In addition, having only French and English as the official languages of Canada leave out a  very important group: aboriginal language users. There are over 60 different indigenous languages used in Canada used by over 213 thousand speakers. And even those don’t make up the majority of languages spoken in Canada: there are over 200 different languages used in Canada and 20% of the population speaks neither English nor French at home.


Another country with a very storied past in terms of language legislation is Belgium. The linguistic situation in Belgium is very complex (there’s a more in-depth discussion here), but the general gist is that there are three languages used in different parts of the country. Dutch is used in the north, French is the south, and German in parts of the east. There is also a deep cultural divide between these regions, which language legislation has long served as a proxy for. There have been no fewer than eight separate national laws passed restricting when and where each language can be used. In 1970, four distinct language regions were codified in the Belgium constitution. You can use whatever language you want in private but there are restrictions on what language you can use for government business, in court, in education and employment.  While you might think that would put a rest to legislation on language, tensions have continued to be high. In 2013, for instance, the European Court of Justice overturned a Flemish law that contracts written in Flanders had to be in Dutch to be binding after a contractor working on an English contract was fired. Again, this represents a greater level of official involvement with language use than I’m personally comfortable with.

I want to be clear: I don’t think multi-lingualism is a problem. As a linguist, I value every language and I also recognize that bilingualism offers significant cognitive benefits. My problem is with legislating which languages should be used in a multi-lingual situation; it tends to lead to avoidable strife.

The US

Ok, you might be thinking, but in the US we really are just an English-speaking country! We wouldn’t have that same problem here. Weeeeelllllll….

Tree map of languages in the United States
Languages of the United States, by speakers, based on data provided by the Modern Languages Association, which is in turn based on 2010 census data.

The truth is, the US is very multilingual. We have a Language Diversity Index of .353, according to the UN. That means that, if you randomly picked two people from the United States population, the chance that they’d speak two different languages is over 35%. That’s far higher than a lot of other English-speaking countries. The UK clocks in at .139,  while New Zealand and Australia are at .102 and .126, respectively. (For the record, Canada is at .549 and Belgium .734.)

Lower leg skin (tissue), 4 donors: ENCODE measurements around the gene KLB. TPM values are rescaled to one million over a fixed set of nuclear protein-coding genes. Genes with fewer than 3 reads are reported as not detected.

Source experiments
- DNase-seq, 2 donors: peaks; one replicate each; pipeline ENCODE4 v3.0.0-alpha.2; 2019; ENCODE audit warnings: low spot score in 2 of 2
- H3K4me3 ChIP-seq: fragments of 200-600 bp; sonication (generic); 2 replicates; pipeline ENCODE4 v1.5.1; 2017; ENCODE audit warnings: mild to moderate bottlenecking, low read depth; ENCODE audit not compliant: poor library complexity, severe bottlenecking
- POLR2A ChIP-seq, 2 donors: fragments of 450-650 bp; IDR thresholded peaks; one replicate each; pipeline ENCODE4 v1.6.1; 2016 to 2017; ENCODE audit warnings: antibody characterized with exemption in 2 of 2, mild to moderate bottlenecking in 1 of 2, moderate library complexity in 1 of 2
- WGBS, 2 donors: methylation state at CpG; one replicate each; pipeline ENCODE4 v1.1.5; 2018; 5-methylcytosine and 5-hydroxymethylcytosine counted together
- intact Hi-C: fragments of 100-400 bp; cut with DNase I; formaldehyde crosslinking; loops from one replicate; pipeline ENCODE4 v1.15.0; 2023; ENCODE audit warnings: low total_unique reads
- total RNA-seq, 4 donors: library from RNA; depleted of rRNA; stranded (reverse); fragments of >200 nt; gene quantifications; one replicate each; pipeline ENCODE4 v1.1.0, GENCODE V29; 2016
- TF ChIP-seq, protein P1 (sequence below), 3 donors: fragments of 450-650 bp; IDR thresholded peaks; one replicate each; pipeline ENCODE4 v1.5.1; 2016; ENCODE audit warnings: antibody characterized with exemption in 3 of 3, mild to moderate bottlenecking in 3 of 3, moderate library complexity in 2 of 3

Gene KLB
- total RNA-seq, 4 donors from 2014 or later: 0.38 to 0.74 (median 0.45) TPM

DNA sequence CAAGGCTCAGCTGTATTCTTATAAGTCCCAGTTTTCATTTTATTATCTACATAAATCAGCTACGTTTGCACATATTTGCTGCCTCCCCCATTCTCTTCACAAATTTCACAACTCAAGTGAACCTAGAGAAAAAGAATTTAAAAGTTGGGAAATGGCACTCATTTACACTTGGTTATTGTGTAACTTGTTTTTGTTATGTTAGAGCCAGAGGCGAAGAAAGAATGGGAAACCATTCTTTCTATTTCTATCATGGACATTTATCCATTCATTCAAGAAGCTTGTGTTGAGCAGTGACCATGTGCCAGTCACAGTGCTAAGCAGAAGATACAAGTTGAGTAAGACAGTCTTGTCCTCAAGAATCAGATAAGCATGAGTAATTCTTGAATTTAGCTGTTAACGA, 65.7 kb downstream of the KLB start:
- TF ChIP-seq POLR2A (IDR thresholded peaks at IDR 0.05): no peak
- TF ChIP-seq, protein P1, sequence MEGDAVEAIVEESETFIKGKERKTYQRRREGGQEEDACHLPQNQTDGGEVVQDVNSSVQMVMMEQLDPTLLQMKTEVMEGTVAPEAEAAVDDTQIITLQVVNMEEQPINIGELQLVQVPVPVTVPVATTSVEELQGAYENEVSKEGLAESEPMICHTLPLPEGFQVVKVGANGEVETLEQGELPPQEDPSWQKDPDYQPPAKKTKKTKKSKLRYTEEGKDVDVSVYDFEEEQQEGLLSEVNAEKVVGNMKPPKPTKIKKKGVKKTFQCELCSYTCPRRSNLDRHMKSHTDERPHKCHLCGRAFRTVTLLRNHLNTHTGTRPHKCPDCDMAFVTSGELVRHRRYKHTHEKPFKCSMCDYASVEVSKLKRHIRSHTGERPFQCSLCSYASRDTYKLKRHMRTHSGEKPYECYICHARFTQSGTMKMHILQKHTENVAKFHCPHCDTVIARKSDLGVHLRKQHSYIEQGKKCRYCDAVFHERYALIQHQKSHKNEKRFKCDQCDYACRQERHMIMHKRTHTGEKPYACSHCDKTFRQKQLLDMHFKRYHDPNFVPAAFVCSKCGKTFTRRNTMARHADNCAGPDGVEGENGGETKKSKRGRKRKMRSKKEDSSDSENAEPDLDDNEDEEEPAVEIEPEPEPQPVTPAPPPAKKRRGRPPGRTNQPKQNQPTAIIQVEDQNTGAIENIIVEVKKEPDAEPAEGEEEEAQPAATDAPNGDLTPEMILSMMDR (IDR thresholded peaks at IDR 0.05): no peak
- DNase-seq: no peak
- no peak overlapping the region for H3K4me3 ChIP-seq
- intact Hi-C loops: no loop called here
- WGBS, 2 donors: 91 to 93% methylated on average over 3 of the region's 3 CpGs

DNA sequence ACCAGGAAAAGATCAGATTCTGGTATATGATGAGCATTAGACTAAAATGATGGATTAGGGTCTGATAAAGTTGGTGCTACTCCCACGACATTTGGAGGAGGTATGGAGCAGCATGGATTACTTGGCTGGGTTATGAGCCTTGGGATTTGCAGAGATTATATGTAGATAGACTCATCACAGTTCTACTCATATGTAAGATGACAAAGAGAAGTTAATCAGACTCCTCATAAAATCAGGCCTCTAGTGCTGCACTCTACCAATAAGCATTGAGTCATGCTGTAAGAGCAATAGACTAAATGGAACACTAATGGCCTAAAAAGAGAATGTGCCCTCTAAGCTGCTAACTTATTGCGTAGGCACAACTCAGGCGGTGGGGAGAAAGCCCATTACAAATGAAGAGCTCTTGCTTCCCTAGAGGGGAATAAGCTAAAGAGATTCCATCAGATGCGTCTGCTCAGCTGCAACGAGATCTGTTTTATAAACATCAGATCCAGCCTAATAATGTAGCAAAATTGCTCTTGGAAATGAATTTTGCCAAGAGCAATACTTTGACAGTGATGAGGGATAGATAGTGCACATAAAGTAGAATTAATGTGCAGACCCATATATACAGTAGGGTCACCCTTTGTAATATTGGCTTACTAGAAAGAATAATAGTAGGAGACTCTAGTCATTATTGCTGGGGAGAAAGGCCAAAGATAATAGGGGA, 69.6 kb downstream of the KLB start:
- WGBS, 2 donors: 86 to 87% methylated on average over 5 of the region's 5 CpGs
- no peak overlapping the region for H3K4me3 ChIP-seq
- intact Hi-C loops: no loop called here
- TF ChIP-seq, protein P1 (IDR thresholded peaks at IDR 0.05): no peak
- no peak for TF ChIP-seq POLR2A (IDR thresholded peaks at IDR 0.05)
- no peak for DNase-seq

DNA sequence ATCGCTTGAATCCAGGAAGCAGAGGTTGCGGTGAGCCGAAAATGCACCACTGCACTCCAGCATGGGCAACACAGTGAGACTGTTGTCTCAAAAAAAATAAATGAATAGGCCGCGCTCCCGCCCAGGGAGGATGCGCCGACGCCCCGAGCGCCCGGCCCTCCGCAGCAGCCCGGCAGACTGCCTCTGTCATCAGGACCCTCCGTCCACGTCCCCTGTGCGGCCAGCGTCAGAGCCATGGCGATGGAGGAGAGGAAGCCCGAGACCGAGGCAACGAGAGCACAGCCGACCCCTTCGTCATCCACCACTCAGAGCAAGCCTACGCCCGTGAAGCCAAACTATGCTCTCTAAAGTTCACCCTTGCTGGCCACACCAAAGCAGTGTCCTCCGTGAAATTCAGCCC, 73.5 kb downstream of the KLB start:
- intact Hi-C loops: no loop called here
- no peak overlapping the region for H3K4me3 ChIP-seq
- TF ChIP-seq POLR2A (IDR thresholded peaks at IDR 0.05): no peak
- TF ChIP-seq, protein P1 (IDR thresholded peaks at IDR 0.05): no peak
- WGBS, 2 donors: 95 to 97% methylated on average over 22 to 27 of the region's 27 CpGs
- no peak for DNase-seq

The number of different languages spoken in the US is also remarkable. In New York City alone there may be speakers of as many as 800 different languages, which would make it one of the most linguistically-diverse places in the world; like the Amazon rain-forest of languages. In King County, where I live now, there are over 170 different languages spoken, with the most common being Spanish, Chinese, Vietnamese and Amharic. And that linguistic diversity is reflected in the education system: there are almost 5 million students in the US Education system who are learning English, nearly 1 out of 10 students.

Multilingualism in the United States is nothing new, either: it’s been a part of the American experience since long before there was an America. Of course, there continue to be many speakers of indigenous languages in the United States, including Hawaiian (keep in mind that Hawaii did not actually want to become a state). But even within just European languages, English has never had sole dominion. Spanish has been spoken in Florida since the 1500’s. At the time of the signing of the Deceleration of Independence, an estimated 10% of the citizens of the newly-founded US spoke German (although the idea that it almost became the official language of the US is a myth). New York city? Used to be called New Amsterdam, and Dutch was spoken there into the 1900’s. Even the troops fighting the revolutionary war were doing so in at least five languages.

Making English the official language of the United States would ignore the rich linguistic history and the current linguistic diversity of this country. And, if other countries’ language legislation is any guide, would cause a lot of unnecessary fuss.